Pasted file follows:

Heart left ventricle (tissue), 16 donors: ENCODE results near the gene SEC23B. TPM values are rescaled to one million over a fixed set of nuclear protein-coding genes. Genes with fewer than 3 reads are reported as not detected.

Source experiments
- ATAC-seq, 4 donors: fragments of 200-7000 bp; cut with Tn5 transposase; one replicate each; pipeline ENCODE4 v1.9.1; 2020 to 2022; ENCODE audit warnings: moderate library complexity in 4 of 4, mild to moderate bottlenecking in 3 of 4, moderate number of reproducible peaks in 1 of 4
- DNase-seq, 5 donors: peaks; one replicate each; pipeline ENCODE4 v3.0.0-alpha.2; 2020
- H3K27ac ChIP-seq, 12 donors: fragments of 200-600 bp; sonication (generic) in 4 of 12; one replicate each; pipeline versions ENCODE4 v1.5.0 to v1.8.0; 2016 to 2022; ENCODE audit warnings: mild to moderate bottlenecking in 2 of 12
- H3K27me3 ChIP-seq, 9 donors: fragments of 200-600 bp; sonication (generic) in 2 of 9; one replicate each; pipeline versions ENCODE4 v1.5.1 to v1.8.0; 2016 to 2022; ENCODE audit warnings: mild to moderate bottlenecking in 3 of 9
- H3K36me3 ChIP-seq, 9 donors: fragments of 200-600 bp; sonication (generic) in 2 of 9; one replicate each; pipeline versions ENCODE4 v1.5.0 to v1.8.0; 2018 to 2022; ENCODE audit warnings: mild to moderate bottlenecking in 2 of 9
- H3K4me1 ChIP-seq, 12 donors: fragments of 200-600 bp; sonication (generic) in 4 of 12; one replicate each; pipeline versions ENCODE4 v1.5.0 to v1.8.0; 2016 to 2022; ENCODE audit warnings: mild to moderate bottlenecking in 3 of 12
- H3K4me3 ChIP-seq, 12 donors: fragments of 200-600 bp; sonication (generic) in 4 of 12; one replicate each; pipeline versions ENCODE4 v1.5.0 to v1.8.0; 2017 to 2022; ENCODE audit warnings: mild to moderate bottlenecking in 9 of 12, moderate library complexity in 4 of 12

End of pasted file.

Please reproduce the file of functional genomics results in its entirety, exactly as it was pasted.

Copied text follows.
Heart left ventricle (tissue), 16 donors: ENCODE results near the gene SEC23B. TPM values are rescaled to one million over a fixed set of nuclear protein-coding genes. Genes with fewer than 3 reads are reported as not detected.

Source experiments
- ATAC-seq, 4 donors: fragments of 200-7000 bp; cut with Tn5 transposase; one replicate each; pipeline ENCODE4 v1.9.1; 2020 to 2022; ENCODE audit warnings: moderate library complexity in 4 of 4, mild to moderate bottlenecking in 3 of 4, moderate number of reproducible peaks in 1 of 4
- DNase-seq, 5 donors: peaks; one replicate each; pipeline ENCODE4 v3.0.0-alpha.2; 2020
- H3K27ac ChIP-seq, 12 donors: fragments of 200-600 bp; sonication (generic) in 4 of 12; one replicate each; pipeline versions ENCODE4 v1.5.0 to v1.8.0; 2016 to 2022; ENCODE audit warnings: mild to moderate bottlenecking in 2 of 12
- H3K27me3 ChIP-seq, 9 donors: fragments of 200-600 bp; sonication (generic) in 2 of 9; one replicate each; pipeline versions ENCODE4 v1.5.1 to v1.8.0; 2016 to 2022; ENCODE audit warnings: mild to moderate bottlenecking in 3 of 9
- H3K36me3 ChIP-seq, 9 donors: fragments of 200-600 bp; sonication (generic) in 2 of 9; one replicate each; pipeline versions ENCODE4 v1.5.0 to v1.8.0; 2018 to 2022; ENCODE audit warnings: mild to moderate bottlenecking in 2 of 9
- H3K4me1 ChIP-seq, 12 donors: fragments of 200-600 bp; sonication (generic) in 4 of 12; one replicate each; pipeline versions ENCODE4 v1.5.0 to v1.8.0; 2016 to 2022; ENCODE audit warnings: mild to moderate bottlenecking in 3 of 12
- H3K4me3 ChIP-seq, 12 donors: fragments of 200-600 bp; sonication (generic) in 4 of 12; one replicate each; pipeline versions ENCODE4 v1.5.0 to v1.8.0; 2017 to 2022; ENCODE audit warnings: mild to moderate bottlenecking in 9 of 12, moderate library complexity in 4 of 12